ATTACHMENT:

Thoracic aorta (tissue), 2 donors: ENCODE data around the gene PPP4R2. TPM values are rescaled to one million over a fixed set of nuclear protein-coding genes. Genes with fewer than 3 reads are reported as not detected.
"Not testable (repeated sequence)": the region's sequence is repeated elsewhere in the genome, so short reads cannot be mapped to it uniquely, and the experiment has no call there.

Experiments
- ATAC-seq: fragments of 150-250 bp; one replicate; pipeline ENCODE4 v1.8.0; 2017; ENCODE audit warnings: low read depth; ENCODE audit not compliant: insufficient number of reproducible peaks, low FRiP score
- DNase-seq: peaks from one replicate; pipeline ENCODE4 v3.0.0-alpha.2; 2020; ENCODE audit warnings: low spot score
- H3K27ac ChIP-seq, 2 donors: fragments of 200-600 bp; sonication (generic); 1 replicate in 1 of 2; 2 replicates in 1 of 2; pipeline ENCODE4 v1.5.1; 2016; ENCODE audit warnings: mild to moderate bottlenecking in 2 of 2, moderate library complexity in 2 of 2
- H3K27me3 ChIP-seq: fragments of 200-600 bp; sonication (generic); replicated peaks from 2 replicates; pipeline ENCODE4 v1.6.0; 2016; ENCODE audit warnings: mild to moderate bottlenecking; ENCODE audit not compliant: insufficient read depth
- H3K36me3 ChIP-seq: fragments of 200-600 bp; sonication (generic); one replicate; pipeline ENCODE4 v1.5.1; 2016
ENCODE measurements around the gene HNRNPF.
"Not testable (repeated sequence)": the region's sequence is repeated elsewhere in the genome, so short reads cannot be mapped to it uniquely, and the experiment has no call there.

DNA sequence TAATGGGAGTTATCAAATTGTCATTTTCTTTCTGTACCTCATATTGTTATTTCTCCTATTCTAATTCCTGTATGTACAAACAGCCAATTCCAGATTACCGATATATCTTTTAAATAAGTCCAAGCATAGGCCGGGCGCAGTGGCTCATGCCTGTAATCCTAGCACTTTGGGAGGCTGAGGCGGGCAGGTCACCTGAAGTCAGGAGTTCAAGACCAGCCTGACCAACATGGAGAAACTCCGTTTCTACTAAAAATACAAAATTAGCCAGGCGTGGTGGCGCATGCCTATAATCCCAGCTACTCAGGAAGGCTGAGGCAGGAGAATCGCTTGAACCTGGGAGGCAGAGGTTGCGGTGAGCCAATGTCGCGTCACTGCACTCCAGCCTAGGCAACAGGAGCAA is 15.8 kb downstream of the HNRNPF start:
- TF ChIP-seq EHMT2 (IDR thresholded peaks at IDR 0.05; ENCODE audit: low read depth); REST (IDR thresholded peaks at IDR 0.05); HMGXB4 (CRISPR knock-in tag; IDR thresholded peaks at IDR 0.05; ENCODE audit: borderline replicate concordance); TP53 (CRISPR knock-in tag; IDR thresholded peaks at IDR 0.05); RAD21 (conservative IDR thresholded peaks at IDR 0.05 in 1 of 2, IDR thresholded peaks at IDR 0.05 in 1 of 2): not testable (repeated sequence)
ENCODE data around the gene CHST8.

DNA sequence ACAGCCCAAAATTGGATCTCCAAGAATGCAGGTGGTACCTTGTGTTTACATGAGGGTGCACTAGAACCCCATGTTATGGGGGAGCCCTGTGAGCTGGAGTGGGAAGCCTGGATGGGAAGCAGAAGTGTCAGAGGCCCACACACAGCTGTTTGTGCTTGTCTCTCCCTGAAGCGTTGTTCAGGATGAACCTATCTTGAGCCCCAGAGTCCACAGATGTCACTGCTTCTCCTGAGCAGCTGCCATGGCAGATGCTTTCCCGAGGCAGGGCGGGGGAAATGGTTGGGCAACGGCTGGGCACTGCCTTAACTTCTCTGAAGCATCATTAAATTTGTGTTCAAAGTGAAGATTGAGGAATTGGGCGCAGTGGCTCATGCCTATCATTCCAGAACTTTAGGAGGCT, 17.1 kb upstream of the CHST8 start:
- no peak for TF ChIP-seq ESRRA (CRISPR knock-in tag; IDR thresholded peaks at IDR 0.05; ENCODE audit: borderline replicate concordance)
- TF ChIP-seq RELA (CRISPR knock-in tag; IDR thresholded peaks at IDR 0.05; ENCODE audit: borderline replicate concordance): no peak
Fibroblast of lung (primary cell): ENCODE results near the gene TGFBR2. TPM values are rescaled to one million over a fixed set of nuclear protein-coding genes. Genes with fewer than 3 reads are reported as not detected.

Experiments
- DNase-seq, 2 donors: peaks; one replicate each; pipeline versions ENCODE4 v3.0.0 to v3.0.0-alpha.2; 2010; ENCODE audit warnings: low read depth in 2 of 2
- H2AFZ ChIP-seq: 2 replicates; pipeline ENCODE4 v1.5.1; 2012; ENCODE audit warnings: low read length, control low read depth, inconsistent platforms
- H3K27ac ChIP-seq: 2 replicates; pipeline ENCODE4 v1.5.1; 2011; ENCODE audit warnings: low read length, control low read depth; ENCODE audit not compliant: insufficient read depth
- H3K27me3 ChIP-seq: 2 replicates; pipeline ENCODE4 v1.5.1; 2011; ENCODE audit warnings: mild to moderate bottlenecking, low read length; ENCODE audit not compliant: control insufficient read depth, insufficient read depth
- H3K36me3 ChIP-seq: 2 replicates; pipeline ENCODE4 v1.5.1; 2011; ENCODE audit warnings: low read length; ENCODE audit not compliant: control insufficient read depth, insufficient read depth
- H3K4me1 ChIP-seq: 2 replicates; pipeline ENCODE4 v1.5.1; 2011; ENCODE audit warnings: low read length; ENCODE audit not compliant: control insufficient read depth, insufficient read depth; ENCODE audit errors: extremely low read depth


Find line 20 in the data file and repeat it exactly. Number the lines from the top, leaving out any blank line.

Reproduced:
- H2AFZ ChIP-seq: 2 replicates; pipeline ENCODE4 v1.5.1; 2012; ENCODE audit warnings: low read length, control low read depth, inconsistent platforms